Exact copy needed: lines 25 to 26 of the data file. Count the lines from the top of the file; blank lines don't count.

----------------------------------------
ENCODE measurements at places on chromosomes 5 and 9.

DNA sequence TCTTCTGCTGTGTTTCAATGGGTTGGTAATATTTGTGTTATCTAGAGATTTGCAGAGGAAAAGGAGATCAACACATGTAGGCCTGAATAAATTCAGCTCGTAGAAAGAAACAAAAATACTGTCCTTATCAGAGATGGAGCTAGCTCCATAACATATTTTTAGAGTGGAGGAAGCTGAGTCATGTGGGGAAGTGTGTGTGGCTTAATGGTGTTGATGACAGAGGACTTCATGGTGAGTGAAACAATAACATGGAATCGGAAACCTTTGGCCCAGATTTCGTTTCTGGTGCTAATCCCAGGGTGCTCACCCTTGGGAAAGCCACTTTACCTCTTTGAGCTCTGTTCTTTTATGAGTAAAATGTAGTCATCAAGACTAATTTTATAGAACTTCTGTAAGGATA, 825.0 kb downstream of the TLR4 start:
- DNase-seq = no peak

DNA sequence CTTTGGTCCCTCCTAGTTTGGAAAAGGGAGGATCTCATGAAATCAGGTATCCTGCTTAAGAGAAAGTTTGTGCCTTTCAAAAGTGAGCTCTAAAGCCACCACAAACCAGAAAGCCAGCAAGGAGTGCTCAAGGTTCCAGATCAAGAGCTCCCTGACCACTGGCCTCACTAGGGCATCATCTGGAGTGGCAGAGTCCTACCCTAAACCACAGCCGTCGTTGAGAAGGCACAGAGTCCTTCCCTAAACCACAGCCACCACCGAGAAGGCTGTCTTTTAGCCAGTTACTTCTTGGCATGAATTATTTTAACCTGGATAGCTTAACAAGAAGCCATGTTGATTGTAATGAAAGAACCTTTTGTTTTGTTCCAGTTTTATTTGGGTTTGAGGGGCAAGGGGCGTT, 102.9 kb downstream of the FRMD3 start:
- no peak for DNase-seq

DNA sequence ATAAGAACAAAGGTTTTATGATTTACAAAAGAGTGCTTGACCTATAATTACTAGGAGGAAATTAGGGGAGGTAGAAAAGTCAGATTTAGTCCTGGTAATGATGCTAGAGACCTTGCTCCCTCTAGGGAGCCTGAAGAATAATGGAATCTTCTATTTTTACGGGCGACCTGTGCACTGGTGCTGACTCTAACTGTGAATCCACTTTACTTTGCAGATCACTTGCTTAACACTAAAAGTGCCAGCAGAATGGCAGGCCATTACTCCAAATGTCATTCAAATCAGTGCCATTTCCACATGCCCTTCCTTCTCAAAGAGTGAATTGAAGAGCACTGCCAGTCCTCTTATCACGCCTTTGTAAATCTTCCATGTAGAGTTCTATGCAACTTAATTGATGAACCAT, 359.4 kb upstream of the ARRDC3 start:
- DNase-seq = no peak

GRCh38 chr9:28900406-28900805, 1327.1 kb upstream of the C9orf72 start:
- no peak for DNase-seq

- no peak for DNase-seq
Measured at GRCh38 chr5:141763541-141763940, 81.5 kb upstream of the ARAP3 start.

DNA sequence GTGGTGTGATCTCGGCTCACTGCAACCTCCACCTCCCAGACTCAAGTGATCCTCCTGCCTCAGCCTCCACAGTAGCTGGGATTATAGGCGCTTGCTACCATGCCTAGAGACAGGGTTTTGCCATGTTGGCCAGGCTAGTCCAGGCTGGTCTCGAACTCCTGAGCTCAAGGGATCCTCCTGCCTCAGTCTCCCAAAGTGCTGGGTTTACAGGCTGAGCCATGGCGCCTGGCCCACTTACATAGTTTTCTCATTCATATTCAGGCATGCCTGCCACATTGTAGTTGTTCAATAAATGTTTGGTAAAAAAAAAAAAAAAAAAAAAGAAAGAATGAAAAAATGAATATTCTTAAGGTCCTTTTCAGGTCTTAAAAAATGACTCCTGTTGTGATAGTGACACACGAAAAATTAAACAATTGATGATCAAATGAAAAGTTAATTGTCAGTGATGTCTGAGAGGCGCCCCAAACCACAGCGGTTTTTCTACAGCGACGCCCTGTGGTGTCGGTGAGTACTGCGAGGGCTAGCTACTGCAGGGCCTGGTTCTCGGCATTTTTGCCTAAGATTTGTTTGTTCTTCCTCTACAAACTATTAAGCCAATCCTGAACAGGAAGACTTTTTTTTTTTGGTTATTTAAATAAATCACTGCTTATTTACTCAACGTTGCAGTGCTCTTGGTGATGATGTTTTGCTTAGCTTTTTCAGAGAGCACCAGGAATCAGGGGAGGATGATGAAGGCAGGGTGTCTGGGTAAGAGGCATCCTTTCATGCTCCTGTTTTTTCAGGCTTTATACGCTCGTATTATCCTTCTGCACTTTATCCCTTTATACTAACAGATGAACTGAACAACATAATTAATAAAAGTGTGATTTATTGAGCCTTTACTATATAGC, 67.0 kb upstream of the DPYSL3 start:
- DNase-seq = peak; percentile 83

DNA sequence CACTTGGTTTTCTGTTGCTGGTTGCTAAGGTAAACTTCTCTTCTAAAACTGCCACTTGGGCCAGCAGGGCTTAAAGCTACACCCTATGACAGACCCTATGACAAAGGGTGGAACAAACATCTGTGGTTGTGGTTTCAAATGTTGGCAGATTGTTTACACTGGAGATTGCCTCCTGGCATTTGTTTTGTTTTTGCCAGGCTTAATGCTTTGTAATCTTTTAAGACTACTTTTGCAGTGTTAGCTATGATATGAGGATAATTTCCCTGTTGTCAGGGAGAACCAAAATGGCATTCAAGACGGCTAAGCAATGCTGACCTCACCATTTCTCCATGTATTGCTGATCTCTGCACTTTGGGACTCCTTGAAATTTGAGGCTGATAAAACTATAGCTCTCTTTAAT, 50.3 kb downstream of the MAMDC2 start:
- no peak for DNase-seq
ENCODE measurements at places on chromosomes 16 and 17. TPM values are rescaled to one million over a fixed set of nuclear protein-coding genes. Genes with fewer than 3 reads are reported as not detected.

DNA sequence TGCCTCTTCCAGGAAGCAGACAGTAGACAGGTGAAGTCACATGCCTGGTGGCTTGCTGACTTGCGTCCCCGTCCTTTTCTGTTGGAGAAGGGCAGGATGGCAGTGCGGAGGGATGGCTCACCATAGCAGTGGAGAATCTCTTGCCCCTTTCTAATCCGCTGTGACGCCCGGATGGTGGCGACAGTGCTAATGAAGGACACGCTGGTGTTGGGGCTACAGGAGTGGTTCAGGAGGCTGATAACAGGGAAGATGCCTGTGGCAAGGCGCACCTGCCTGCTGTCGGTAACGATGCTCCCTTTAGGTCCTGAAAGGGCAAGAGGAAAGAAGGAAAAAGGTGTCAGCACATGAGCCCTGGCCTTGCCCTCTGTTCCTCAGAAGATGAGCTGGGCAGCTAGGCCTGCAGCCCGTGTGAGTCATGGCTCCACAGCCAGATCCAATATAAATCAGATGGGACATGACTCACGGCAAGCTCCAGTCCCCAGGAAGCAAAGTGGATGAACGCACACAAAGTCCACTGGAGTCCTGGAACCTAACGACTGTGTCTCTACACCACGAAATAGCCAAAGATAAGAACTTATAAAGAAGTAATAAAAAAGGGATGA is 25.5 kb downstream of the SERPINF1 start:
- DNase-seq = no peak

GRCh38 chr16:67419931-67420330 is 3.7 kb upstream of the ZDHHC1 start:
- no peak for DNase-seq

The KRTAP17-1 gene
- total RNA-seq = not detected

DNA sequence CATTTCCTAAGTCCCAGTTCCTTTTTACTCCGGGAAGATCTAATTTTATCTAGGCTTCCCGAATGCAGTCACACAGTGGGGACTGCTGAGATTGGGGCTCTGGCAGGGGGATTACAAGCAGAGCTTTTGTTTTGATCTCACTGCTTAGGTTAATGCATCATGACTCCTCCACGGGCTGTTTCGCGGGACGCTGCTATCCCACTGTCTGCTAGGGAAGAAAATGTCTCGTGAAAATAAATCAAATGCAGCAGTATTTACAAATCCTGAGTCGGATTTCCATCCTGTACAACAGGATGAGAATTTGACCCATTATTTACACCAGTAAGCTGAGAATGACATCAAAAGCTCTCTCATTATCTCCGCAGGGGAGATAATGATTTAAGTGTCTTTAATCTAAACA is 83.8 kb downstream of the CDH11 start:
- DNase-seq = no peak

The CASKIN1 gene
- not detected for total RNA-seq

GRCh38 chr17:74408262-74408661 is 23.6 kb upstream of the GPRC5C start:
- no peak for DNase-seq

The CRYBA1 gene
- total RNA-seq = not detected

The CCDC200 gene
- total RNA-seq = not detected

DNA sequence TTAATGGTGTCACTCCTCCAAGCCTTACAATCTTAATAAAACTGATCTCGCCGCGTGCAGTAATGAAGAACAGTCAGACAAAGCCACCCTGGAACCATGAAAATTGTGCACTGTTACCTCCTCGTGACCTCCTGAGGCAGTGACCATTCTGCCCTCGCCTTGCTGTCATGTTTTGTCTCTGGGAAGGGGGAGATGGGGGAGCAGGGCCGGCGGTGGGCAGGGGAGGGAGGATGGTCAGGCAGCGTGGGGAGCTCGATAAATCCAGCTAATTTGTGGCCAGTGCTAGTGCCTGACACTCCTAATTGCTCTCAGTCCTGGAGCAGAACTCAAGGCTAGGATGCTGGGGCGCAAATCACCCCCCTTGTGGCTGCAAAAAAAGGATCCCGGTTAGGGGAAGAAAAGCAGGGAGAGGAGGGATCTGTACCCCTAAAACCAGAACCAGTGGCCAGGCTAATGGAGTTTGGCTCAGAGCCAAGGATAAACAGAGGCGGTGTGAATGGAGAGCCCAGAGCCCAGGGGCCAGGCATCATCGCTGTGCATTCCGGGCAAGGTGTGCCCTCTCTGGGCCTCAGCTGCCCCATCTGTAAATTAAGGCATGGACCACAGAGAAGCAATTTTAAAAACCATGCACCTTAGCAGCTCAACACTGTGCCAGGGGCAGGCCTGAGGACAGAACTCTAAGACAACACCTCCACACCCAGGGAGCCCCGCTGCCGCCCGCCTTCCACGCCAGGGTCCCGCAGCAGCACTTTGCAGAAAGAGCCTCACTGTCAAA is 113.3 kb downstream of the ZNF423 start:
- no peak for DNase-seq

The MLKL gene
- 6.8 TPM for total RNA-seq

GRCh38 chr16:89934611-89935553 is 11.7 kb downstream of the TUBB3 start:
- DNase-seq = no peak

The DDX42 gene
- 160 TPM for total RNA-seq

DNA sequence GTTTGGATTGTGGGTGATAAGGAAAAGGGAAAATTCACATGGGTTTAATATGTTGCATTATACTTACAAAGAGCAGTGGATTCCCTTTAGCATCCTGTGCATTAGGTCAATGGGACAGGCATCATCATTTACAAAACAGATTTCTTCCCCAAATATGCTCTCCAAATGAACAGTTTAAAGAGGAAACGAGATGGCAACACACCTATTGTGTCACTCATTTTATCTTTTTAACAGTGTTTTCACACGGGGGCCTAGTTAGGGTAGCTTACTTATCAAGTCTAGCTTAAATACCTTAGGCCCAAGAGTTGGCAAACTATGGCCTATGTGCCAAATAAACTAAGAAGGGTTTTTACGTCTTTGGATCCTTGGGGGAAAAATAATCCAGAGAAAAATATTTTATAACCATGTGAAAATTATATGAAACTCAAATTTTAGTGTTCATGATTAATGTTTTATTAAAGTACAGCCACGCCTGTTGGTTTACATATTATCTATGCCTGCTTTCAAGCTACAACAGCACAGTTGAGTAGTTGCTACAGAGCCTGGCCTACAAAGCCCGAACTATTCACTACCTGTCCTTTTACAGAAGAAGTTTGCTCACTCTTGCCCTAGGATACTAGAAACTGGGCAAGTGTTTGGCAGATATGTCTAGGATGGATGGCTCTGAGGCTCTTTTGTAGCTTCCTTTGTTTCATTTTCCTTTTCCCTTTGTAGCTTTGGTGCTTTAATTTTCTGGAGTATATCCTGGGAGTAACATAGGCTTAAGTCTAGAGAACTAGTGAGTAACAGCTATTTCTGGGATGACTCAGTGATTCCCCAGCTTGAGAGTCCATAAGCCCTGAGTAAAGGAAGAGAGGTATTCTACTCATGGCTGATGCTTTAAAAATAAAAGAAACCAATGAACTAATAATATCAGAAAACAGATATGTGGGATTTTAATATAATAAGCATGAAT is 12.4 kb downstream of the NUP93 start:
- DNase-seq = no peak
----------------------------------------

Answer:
The CASKIN1 gene
- not detected for total RNA-seq